I wish I had a list of what to start with when first digging into Drupal, so I’m going to use this post as a place to list out a good starting point for users that have never used Drupal before.
Note: It’s geared towards a Drupal 6 project, BUT I believe most if not all of these will work the same on a Drupal 7 project.
When thinking drupal you have a few key terms / things…
First DON’T ALTER CODE OR PUT STUFF IN A FOLDER IF IT’S NOT UNDER THE ‘sites’ FOLDER. Just don’t, it’s tempting as a new-comer but don’t.
Node: Content is generally saved as node, there are different node types, and you can create your own. e.g. Page is a node type thats generally default. Nodes usually also have urls.
User: users are core to the site. Separate from nodes, users can own nodes.
Module: A folder containing php files and other things like css or js files to add functionality. Modules can be installed by placing them in the sites/all/modules folder, and
Now for a list of things to do to learn more.
Also: I’m going to skip the basic ‘download drupal and get the site installed’ stuff, this is after you get the site downloaded and you can see the first drupal page.
1. Set up 2 sites to run off a Drupal install locally.
Understanding the basics of multi-site Drupal installs is important. In our development team, we use it to allow multiple developers to commit their own local database connection settings at times to their own sites/ folder subfolder.
Use your hosts file to mimic this, pointing something like site1.local and site2.local to your apache server, then using a virtual host with a couple server alias’s settings to drive both urls off one site.
Doing that will force you to understand how the sites/url/settings.php is configured. Read the documentation in the settings.php file in the sites/default folder of a fresh Drupal download, and it will tell you how to name folders to do so.
2. Install and become familiar with Drush.
Drush is awesome because it allows you to update / install modules and do stuff like clear cache via the command line. It’s also a great way to interact with Drupal via the cron, if ever you need to do specific thing via cron.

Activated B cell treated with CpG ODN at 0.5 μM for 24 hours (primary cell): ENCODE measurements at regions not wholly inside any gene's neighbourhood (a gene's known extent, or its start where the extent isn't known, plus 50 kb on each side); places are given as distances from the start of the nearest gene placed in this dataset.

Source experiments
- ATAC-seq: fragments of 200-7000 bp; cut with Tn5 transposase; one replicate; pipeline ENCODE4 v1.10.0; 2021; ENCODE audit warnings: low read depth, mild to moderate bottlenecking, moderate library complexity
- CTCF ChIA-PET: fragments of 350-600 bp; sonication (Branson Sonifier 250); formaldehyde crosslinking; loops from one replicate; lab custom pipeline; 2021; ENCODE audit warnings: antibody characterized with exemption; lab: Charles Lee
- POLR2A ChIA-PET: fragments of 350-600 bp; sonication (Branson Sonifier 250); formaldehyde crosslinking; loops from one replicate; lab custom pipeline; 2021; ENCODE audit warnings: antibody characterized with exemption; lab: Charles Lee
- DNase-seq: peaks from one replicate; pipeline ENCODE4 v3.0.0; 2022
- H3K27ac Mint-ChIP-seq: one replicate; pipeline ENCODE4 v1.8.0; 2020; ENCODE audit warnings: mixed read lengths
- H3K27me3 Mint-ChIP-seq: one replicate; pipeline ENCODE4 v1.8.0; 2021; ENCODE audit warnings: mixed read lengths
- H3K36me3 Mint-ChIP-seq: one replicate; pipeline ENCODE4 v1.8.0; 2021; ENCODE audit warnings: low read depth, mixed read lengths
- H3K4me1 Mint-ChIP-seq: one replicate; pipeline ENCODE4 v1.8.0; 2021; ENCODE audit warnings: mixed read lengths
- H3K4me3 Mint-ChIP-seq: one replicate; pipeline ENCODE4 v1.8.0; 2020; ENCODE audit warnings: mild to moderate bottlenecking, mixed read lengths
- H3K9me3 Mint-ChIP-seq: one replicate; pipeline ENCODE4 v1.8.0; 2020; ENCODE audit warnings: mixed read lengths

Drush is not something you install per drupal build, it’s installed per computer. It just lets you use the command line to type “drush” and get the following to show up. From there you also see all the commands you can use through drush. Check out ‘cache-clear’, ‘sql-dump’ and other SQL commands to name a few.
$ drush Execute a drush command. Run `drush help [command]` to view command-specific help. Run `drush topic` to read even more documentation. Global options (see `drush topic core-global-options` for the full list).: -r <path>, --root=<path> Drupal root directory to use (default: current directory) -l http://example.com:8888, URI of the drupal site to use (only needed in multisite environments or when running on an alternate port) --uri=http://example.com:8888 -v, --verbose Display extra information about the command. -d, --debug Display even more information, including internal messages. -y, --yes Assume 'yes' as answer to all prompts -n, --no Assume 'no' as answer to all prompts -s, --simulate Simulate all relevant actions (don't actually change the system) -p, --pipe Emit a compact representation of the command for scripting. -h, --help This help system. --version Show drush version. --php The absolute path to your PHP intepreter, if not 'php' in the path. ... ... ...
3. Handy modules
Install these, they are generally hand. (Note, modules can be found at http://drupal.org/project/modules. And be aware of the version of Drupal you are using when searching.)
- (Drupal 6 only) is the Administration Menu: a handy interface for when your logged in with admin rights. Just adds a black-bar at the top for easy navigation.
- Backup and Migrate: (note the Drush commands added after enabling this.) Allows for very easy database dumps / imports via the Admin interface and Drush.
- Pathauto: Allows for very handy customization of node urls, keeping them automated. A must have for many sites.
- (Drupal 6 only, as it’s included with Drupal 7) Content Construction Kit (CCK): Allows you to add custom fields to your custom content node types.
Thats it for now.
This is very handy, it’s a great way to navigate the site as the admin.